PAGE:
If you’re heading to the popular JCT Traffic Signals Symposium in September, you may be forgiven for thinking that “half-hamburger and walnut whip” could be related to the welcome barbecue social evening or the gala dinner, but actually it’s the theme of one of the papers being presented.
The Symposium is known across the industry for its learned programme of latest innovations in traffic management, and “The A45 Chowns Mill ‘throughabout, half-hamburger, walnut whip, moon and sun’ roundabout” is one of the projects being explained at the two-day event.
Mark Roxburgh of National Highways will describe a forensic approach to tackling a problem five-arm roundabout located in North Northamptonshire. The junction was suffering extreme congestion and safety issues, including 31 injury collisions over a five-year period and sadly one fatality.
On Friday 15th September, he’ll describe to delegates how the solution initially looked at signalling options using microsimulation forecasting performance for a fifteen year horizon and included detailed cost benefit analysis. When grade separation was ruled out due to cost and environmental impact, it became clear that a more innovative solution was required, and after using deterministic modelling on a variety of concepts, the resulting proposal was a half hamburger with at grade cycling and pedestrian provision.
The Studies Team Leader at National Highways will explain how map signs turned out to be map signs which “are a work of art” as he takes you through a journey through a classic and thorough design process which encapsulates the ethos of the JCT Traffic Signals Symposium.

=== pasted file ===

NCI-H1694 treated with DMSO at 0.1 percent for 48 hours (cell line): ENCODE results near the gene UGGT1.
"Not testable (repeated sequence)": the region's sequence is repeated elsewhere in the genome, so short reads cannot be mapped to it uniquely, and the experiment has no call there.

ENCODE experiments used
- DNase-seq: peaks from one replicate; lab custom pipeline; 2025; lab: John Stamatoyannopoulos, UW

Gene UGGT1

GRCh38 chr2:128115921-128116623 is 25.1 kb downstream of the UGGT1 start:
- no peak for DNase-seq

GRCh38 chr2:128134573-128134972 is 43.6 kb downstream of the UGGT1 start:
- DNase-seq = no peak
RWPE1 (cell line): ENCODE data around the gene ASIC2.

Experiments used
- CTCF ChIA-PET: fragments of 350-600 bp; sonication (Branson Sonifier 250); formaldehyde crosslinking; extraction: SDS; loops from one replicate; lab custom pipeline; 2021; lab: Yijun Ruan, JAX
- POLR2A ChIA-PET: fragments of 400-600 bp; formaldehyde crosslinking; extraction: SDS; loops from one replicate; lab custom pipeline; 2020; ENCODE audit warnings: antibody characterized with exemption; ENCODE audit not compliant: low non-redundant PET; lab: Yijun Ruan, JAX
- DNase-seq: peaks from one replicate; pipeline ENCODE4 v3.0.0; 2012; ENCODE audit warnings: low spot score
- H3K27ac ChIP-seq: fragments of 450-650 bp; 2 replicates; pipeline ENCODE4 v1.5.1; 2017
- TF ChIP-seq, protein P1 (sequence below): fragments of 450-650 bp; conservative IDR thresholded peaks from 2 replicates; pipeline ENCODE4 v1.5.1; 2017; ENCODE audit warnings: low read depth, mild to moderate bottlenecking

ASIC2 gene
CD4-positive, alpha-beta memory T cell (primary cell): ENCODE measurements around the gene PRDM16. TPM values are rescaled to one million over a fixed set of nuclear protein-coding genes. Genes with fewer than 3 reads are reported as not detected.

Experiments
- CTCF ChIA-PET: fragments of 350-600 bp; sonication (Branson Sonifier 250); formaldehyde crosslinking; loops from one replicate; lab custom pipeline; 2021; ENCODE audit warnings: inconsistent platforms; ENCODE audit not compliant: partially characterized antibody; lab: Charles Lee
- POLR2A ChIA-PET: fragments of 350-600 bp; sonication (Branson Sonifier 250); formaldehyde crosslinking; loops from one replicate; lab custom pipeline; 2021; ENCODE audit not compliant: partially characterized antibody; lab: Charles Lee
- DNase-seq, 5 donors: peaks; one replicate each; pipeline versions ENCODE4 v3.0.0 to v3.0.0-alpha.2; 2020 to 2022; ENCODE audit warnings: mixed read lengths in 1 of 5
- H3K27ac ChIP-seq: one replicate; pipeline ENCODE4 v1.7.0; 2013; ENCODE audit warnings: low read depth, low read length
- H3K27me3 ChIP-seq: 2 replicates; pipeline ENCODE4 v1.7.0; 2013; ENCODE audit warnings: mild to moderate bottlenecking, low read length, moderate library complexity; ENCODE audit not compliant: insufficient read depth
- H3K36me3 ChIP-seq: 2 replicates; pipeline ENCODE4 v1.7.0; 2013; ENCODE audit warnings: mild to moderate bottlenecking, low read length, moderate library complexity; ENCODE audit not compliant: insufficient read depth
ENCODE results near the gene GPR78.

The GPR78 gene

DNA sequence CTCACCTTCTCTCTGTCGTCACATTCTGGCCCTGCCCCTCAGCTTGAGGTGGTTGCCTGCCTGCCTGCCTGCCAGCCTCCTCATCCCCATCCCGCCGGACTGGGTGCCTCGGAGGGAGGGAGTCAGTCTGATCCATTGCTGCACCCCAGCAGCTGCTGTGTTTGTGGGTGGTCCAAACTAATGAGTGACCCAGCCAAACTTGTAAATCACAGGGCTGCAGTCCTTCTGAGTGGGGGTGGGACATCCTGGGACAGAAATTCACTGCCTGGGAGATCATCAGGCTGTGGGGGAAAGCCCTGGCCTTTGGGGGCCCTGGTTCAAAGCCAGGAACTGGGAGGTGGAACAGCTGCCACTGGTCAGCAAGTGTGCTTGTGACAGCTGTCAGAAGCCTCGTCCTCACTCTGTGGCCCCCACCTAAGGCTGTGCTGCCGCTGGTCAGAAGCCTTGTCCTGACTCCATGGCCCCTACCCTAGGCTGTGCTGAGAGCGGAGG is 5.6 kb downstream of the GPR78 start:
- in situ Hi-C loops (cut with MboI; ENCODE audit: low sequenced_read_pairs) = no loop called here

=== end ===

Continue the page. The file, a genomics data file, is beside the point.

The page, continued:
That session is strong on design, also hearing from 4way Consulting with a compendium of design ideas details of the Edgbaston Tram Extension.
It total, the two-day Symposium has 23 papers covering a wide range of topics, also including Research, Asset Management and On-Street intelligence, with a very strong offering on providing for non-motorised users. The keynote address is provided by leading behavioural scientist and commentator Rory Sutherland and his colleague Pete Dyson, who together authored the book Transport for Humans: Are We Nearly There Yet?
The 28th JCT Traffic Signals Symposium takes place on Thursday 14 and Friday 15 September at Nottingham Trent University, with the MOVA User Group and welcome barbecue the day before.
To book a place and find out more about the event, click here.
(Picture – National Highways/JCT)